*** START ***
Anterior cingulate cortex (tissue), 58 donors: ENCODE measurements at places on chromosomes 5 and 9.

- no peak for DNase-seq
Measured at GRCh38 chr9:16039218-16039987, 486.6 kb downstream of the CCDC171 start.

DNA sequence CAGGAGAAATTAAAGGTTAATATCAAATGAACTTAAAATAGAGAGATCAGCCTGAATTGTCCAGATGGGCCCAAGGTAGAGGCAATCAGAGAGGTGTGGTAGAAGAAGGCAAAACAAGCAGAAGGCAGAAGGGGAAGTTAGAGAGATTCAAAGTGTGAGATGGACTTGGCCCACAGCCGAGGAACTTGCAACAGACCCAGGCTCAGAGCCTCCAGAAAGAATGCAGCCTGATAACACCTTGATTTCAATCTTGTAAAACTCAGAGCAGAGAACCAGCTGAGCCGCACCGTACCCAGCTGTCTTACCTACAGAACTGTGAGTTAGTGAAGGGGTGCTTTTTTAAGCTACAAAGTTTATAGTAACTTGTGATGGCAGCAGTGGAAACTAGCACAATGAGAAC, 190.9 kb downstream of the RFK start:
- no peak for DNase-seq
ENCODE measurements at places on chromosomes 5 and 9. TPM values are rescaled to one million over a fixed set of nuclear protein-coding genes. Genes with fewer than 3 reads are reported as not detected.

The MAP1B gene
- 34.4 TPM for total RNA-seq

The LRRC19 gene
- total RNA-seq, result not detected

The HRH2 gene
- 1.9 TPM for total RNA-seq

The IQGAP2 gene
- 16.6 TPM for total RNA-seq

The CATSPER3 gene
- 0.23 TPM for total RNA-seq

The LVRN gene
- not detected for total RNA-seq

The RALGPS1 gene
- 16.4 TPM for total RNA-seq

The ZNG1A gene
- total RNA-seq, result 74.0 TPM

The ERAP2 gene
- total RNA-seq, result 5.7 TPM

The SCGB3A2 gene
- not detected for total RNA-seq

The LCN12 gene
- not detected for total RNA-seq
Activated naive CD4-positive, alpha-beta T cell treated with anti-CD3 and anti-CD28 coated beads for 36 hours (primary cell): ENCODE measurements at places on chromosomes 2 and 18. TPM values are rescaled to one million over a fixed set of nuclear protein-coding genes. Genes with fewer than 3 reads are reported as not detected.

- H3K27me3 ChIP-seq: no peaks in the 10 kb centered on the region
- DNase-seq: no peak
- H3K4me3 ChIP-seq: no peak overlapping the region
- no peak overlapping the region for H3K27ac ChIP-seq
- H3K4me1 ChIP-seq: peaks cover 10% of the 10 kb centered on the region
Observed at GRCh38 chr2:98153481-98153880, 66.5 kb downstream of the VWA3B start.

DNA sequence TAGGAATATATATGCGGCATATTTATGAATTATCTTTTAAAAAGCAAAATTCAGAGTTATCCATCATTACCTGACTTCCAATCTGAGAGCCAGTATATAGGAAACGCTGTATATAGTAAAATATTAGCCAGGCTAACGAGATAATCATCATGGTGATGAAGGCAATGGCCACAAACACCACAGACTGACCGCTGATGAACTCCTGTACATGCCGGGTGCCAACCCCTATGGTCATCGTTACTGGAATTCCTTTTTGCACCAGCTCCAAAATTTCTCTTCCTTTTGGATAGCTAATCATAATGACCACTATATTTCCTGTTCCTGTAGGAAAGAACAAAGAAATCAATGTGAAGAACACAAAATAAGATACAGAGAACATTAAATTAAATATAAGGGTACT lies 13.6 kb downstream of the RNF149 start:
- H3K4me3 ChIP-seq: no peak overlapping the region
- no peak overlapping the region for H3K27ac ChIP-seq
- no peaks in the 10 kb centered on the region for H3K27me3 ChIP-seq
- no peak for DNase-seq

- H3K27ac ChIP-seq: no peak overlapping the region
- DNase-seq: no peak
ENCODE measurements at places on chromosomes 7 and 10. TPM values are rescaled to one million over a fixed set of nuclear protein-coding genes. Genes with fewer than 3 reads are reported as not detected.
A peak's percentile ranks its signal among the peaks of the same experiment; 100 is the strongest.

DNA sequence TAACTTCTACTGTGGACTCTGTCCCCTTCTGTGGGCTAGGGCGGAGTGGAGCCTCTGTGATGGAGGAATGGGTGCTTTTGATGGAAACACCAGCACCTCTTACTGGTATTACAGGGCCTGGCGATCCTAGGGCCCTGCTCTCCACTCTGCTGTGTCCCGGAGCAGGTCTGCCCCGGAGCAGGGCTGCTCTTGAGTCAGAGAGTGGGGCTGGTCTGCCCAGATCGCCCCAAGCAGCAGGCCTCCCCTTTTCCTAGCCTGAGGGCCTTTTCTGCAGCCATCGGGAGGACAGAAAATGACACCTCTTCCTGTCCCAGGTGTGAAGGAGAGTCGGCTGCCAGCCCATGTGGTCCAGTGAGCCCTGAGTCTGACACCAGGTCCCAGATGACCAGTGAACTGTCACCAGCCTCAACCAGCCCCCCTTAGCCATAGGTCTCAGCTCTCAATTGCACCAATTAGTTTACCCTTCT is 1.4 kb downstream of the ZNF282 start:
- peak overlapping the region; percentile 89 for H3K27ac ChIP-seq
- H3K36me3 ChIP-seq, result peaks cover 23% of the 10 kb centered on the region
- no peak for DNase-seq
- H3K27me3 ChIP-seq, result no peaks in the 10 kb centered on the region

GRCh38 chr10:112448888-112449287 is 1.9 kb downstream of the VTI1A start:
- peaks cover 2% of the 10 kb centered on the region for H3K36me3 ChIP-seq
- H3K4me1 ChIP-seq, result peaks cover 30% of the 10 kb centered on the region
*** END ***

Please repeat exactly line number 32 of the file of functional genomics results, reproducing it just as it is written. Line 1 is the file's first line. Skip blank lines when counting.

- H3K4me3 ChIP-seq: no peak overlapping the region